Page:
WiTricity has licensed its inductive charging technology to Delta Electronics. The agreement allows Delta to build and sell wireless charging systems for a wide range of industrial applications, including driverless transportation systems and electric forklifts.
The agreement therefore does not apply to the electric car sector. The inductive charging solutions from the cooperation can also be used in car factories via driverless transport systems and contribute to the scaling and further development of the technology via use in factory automation.
According to the communication, wireless charging products based on WiTricity technology should be able to be used in a wide performance range. Specifically, WiTricity mentions “from a few hundred watts for small mobile robots, to tens of kilowatts for forklift trucks, even to hundreds of kilowatts for heavy machinery”. This is intended to replace not only the work involved in possibly manually plugging in the charging cable or the electrical plug connections at the docking stations, which WiTricity believes are “notoriously prone to error”. According to WiTricity CEO Alex Gruzen, “For full scale factory automation, people must be taken out of the charging process,”.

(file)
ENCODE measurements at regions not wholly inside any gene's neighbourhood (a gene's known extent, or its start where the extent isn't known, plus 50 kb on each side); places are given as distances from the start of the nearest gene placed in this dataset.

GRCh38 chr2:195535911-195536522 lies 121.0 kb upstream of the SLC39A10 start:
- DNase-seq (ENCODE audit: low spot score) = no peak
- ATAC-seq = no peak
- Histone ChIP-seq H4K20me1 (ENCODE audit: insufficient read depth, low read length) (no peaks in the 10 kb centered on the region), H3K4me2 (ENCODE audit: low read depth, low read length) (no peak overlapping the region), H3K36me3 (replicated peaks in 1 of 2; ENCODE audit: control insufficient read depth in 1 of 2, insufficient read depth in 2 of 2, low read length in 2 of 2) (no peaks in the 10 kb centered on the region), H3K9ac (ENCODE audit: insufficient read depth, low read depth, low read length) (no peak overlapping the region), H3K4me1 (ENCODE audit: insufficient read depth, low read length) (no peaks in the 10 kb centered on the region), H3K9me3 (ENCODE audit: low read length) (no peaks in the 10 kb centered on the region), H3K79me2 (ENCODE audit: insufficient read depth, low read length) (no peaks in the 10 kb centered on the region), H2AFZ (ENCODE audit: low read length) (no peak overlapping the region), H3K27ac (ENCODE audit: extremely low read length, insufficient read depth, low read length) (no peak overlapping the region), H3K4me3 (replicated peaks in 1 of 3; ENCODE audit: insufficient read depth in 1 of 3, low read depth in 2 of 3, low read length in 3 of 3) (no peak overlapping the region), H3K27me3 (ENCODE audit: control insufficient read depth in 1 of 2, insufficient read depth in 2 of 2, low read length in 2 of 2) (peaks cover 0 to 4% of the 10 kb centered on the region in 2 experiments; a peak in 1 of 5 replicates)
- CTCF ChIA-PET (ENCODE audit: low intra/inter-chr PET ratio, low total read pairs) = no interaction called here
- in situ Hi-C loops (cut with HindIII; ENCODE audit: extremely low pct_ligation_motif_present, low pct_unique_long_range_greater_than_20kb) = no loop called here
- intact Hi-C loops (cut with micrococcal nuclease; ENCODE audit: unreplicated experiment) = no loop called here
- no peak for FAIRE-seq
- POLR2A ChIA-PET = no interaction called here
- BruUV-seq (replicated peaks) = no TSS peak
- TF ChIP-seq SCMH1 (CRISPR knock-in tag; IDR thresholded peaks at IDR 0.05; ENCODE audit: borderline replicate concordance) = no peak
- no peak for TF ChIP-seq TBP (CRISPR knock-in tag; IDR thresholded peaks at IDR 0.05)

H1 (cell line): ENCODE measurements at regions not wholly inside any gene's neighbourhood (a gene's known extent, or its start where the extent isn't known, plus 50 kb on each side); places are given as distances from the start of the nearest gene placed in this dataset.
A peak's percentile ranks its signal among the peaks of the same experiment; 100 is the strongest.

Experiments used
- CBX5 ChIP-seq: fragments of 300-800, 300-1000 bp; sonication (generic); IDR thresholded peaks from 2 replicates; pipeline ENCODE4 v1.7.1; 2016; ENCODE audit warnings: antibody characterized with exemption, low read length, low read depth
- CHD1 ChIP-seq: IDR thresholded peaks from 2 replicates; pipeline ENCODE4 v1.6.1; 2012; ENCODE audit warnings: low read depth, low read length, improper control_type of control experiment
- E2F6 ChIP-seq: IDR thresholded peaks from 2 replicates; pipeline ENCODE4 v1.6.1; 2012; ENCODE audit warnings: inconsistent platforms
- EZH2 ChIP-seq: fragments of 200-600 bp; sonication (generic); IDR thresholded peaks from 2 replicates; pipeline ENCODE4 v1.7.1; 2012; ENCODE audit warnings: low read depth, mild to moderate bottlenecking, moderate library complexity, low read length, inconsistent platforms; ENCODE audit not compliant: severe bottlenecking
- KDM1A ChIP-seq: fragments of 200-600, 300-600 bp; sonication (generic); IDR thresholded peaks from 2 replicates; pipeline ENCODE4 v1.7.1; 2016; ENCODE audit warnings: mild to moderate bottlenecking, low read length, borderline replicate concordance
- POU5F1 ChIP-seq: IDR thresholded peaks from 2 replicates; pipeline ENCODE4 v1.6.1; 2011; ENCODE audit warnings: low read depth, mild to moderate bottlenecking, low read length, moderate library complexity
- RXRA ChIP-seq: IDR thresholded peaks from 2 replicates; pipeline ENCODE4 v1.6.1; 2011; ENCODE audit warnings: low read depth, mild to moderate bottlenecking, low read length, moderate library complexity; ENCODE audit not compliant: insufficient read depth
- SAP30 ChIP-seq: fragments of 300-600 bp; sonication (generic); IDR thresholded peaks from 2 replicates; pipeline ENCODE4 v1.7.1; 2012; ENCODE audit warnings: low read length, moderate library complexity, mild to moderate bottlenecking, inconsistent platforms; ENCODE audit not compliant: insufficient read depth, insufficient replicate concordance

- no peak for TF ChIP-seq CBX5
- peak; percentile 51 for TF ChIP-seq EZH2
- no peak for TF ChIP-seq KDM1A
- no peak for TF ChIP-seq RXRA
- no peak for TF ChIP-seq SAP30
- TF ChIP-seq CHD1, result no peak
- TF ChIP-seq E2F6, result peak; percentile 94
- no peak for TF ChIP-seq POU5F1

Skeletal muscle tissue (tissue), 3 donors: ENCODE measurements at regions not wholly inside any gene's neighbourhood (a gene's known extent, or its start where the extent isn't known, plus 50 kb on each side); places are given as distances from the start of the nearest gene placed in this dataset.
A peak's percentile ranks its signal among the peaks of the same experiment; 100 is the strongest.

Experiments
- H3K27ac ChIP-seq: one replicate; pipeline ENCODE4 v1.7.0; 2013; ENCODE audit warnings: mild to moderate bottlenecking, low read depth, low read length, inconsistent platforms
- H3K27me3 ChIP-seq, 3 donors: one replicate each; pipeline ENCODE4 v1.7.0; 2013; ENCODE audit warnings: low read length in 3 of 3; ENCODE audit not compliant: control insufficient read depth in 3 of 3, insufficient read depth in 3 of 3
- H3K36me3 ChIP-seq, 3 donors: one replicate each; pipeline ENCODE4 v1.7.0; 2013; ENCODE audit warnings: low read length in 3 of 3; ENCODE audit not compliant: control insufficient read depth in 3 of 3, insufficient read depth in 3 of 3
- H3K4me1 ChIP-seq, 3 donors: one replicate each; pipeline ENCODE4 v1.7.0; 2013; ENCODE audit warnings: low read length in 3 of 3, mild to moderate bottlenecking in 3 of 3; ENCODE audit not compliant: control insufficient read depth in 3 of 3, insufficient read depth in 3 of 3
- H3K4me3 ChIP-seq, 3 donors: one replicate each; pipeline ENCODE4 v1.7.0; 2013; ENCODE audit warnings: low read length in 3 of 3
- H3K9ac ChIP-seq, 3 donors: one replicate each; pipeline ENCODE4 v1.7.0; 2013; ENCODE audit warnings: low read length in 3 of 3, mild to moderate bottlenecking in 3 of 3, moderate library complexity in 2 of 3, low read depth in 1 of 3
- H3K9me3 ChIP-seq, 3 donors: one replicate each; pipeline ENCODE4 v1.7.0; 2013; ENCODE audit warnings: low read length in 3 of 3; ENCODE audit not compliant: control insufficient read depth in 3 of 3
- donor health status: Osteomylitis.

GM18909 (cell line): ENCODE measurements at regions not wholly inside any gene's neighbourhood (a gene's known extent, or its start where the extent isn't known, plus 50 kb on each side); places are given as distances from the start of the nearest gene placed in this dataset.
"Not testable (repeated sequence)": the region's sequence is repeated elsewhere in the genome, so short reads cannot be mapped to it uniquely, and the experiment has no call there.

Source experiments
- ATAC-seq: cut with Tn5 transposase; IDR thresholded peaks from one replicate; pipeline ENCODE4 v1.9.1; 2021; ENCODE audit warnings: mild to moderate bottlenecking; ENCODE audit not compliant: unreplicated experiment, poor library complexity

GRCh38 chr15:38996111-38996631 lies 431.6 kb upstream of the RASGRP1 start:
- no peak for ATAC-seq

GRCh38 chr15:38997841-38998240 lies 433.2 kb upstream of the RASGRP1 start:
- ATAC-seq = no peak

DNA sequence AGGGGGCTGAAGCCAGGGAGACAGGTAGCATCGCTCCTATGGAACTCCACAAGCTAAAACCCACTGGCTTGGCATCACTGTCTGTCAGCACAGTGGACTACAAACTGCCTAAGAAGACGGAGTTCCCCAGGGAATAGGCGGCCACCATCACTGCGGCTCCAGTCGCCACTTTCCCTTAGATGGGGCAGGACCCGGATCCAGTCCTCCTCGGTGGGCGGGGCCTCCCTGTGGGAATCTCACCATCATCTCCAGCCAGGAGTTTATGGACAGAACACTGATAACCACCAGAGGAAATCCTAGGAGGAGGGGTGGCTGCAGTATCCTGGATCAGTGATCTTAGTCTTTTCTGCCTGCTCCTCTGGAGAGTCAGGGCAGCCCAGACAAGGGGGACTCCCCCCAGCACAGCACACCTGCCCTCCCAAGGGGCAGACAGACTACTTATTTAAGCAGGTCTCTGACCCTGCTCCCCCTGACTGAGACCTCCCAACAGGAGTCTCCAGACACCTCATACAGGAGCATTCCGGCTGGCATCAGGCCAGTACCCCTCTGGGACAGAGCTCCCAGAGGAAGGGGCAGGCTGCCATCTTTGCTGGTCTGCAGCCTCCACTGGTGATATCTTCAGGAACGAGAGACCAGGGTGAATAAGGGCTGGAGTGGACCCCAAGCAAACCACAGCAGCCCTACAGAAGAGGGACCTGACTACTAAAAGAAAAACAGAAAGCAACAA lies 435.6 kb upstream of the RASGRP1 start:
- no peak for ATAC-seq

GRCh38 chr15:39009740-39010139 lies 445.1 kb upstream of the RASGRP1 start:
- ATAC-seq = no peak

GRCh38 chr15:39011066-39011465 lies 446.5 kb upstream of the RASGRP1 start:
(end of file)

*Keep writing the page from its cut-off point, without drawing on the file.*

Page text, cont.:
“Wireless charging is expected to bring substantial benefits to factory automation in regard to improved equipment productivity, safety and reliability, and reduces the total cost of ownership for equipment,” said Roger Ogden, general manager of Delta’s Industrial and Medical business unit.
In the automotive industry, WiTricity has recently partnered with Hyundai’s Genesis brand. A collaboration with General Motors was also launched in 2016 and with Nissan in 2017. Even though there is no mass production product yet, WiTricity has not given up its efforts. In February 2019, the charging specialist acquired the Halo technology platform and various patents in the field of contactless power transmission from Qualcomm.
Previous offerings, from BMW for example, are proprietary solutions, that only work with a charging pad that is precisely matched to each vehicle. SAE International presented a standard in October that enables charging of any vehicle with the infrastructure, but this standard is not yet used in practice. China also set a standard for inductive charging in May, relying on WiTricity technology.
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